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NEWS RELEASE February 9, 2001


Stakeholders with a vested interest in the future of Fiji's marine ornamentals industry are meeting with Marine Aquarium Council representatives today for a one-day consultation funded by the Canada-South Pacific Ocean Development (C-SPOD) Program.

The Marine Aquarium Council (MAC) is an international non-profit organization currently working with industry, hobbyists, and governments to develop a set of standards for the marine ornamentals trade. Their plan is to develop a certification and labeling system, so that an organism can be tracked from reef to retail, to ensure its health through responsible collection, handling, and transporting practices. In the Pacific, MAC is working through the South Pacific Forum Secretariat.

"We hope to get the whole range of stakeholders in Fiji informed about what certification is, how it contributes to the sustainability of the marine aquarium trade, and to build a consensus on that as a significant part of the future of the marine aquarium trade in Fiji," says Paul Holthus, executive director of MAC.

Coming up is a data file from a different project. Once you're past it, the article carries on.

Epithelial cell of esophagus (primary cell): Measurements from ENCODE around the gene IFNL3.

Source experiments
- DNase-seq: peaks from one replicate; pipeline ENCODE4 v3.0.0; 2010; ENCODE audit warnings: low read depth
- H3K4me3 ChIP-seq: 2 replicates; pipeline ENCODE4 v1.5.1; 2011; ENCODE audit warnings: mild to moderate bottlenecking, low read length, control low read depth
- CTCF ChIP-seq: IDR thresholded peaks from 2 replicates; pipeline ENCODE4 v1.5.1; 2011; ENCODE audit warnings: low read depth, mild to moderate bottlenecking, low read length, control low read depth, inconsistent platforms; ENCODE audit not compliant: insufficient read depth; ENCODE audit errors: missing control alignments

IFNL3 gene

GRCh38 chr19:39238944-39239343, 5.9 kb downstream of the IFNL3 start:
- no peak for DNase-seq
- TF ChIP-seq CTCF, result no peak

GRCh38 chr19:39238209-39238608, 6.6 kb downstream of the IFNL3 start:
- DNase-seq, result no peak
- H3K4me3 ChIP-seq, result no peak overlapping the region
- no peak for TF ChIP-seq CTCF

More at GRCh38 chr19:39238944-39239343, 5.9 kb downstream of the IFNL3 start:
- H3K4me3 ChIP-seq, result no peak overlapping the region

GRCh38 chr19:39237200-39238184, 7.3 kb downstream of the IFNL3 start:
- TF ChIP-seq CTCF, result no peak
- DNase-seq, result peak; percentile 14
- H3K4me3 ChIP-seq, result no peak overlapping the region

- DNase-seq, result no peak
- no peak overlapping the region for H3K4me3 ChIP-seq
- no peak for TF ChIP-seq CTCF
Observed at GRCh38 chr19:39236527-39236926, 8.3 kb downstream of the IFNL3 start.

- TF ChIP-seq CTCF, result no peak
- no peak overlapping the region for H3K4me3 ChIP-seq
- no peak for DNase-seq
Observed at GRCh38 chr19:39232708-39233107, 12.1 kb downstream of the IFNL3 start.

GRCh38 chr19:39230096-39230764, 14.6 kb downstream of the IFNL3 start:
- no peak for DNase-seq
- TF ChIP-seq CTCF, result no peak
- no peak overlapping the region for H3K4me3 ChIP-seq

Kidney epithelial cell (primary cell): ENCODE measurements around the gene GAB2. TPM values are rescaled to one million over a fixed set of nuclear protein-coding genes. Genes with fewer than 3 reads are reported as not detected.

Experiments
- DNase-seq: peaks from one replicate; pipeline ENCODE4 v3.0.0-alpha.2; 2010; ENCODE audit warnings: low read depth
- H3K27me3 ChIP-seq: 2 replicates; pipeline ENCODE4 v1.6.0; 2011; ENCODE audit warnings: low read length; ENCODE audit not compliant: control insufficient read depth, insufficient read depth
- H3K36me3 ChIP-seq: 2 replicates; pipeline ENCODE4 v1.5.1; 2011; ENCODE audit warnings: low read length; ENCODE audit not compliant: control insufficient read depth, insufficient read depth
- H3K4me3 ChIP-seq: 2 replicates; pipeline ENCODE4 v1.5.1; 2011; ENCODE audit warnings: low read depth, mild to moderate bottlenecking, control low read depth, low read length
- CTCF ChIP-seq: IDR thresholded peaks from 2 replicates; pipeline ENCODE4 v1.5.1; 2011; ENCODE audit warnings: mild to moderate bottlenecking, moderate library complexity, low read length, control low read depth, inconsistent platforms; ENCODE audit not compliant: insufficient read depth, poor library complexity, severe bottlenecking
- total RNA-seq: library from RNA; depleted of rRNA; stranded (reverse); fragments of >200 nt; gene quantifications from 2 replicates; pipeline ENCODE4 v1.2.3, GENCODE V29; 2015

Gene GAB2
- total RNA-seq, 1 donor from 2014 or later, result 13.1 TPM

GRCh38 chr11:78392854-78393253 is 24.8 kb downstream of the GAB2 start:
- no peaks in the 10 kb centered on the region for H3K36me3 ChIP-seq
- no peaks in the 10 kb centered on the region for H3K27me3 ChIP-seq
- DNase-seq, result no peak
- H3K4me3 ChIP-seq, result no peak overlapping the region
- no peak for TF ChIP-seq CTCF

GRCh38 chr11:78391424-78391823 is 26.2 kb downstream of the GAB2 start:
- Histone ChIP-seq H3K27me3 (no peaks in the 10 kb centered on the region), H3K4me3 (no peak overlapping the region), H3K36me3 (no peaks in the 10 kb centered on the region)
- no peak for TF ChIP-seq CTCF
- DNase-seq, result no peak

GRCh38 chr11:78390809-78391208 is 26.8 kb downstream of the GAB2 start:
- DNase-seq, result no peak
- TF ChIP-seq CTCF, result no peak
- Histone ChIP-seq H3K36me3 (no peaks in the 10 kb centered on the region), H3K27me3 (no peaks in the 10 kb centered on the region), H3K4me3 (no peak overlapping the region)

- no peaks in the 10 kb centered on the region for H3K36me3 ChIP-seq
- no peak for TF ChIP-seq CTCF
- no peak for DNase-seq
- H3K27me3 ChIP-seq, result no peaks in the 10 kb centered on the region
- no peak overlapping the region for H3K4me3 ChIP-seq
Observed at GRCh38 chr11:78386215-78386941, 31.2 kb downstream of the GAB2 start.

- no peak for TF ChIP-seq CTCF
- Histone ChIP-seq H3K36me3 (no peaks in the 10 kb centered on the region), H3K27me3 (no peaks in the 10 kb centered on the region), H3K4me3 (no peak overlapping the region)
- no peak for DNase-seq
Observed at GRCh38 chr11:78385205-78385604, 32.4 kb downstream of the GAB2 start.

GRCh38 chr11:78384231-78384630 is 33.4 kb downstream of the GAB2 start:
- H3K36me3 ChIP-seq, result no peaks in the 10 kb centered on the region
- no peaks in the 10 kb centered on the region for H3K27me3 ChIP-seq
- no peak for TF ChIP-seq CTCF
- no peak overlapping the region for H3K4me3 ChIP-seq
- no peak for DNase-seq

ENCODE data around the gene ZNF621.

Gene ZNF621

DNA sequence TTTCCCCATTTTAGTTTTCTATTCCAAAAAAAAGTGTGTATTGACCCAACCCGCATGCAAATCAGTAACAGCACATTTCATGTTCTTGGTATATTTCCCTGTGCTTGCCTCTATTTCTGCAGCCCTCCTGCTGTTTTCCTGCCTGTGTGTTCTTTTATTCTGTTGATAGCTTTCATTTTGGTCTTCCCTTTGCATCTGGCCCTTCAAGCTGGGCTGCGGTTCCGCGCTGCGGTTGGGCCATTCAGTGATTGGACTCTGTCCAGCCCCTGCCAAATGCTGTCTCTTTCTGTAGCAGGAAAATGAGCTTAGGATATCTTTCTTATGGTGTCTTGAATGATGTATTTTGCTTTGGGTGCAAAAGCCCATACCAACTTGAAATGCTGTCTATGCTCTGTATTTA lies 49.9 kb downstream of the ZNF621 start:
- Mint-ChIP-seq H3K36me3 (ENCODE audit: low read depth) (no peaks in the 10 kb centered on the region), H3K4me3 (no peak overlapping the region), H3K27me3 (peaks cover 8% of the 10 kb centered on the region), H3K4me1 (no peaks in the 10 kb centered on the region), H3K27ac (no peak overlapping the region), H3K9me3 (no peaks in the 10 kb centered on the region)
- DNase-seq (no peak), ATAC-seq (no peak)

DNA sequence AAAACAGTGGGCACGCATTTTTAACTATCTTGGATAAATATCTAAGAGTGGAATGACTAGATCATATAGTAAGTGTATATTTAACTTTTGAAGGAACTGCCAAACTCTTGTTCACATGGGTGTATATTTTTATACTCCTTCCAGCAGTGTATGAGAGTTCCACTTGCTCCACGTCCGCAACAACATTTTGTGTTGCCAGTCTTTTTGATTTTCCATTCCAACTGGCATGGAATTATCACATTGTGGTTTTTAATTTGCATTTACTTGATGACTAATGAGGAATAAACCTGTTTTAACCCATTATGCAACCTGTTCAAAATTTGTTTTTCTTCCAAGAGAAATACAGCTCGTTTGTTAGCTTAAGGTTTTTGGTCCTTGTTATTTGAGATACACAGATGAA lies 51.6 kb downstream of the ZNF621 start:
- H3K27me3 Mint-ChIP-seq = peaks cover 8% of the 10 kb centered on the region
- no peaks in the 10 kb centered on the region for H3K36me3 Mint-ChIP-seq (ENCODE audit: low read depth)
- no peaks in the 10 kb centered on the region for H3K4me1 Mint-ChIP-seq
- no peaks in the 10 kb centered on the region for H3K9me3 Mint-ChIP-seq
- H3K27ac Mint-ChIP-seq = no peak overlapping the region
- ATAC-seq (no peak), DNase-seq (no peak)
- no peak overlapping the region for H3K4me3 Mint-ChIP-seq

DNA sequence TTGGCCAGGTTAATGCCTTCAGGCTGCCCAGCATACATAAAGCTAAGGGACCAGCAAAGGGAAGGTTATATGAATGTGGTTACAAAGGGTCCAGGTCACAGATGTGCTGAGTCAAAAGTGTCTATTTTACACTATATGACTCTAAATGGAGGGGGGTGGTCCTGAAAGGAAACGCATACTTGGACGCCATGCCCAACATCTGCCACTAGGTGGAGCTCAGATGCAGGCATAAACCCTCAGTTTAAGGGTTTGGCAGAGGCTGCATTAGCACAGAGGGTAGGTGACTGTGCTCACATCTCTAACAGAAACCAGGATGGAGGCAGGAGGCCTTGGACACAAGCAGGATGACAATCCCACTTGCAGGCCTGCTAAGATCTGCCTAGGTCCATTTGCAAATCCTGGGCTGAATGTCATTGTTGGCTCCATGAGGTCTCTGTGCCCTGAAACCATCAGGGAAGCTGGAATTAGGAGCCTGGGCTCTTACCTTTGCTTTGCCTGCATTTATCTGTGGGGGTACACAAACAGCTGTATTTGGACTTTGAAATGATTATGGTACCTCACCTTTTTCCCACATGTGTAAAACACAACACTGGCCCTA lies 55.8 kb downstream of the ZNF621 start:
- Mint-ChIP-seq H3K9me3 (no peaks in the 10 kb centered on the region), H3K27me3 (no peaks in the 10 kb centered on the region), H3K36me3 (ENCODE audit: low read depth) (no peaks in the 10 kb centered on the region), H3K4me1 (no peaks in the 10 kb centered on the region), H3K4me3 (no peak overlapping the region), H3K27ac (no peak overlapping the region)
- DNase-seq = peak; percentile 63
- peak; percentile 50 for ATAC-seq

Marine ornamentals are fish, corals, other invertebrates, and live rock, which are sought after for home and large public aquariums. Fiji's marine ornamentals industry is worth an estimated F$ 20 million (US$ 9 million) annually in terms of export earnings, said Dr. Ken Cokanasiga, Fiji's deputy secretary for the Ministry of Agriculture, Fisheries, Forests and ALTA, in a speech made earlier this week.

The Canada-South Pacific Ocean Development (C-SPOD) Program has taken an active role in helping to ensure the success of MAC in the Pacific by funding a regional coordinator based at the South Pacific Forum Secretariat, and by funding a series of national workshops. Fiji is the first to take place, with additional workshops planned for the Solomon Islands and the Cook Islands in the coming months. Later this year, MAC hopes to have a pilot project operational within the region.

Representatives from Fiji's aquarium industry, government representatives, NGOs, tourism industry representatives, and people who actually collect marine ornamentals from the reef are expected to be in attendance.

This project is part of the Canada-South Pacific Ocean Development (C-SPOD) Program, Phase II, which is funded by the Canadian International Development Agency (CIDA) and coordinated by the South Pacific Forum Secretariat and LGL Limited, Canada.

C-SPOD projects are developed and implemented by the participating Regional Organizations, and are approved and managed by a Program Management Committee including CIDA, the South Pacific Forum Fisheries Agency, the South Pacific Forum Secretariat, the South Pacific Regional Environment Programme, and The University of the South Pacific.

All C-SPOD projects will ensure equity and balanced benefits for all Pacific Islanders including children, women, and men.

For additional information: Naomi Johnson Media Relations Officer Canada-South Pacific Ocean Development (C-SPOD)" target="_blank">Program  or 

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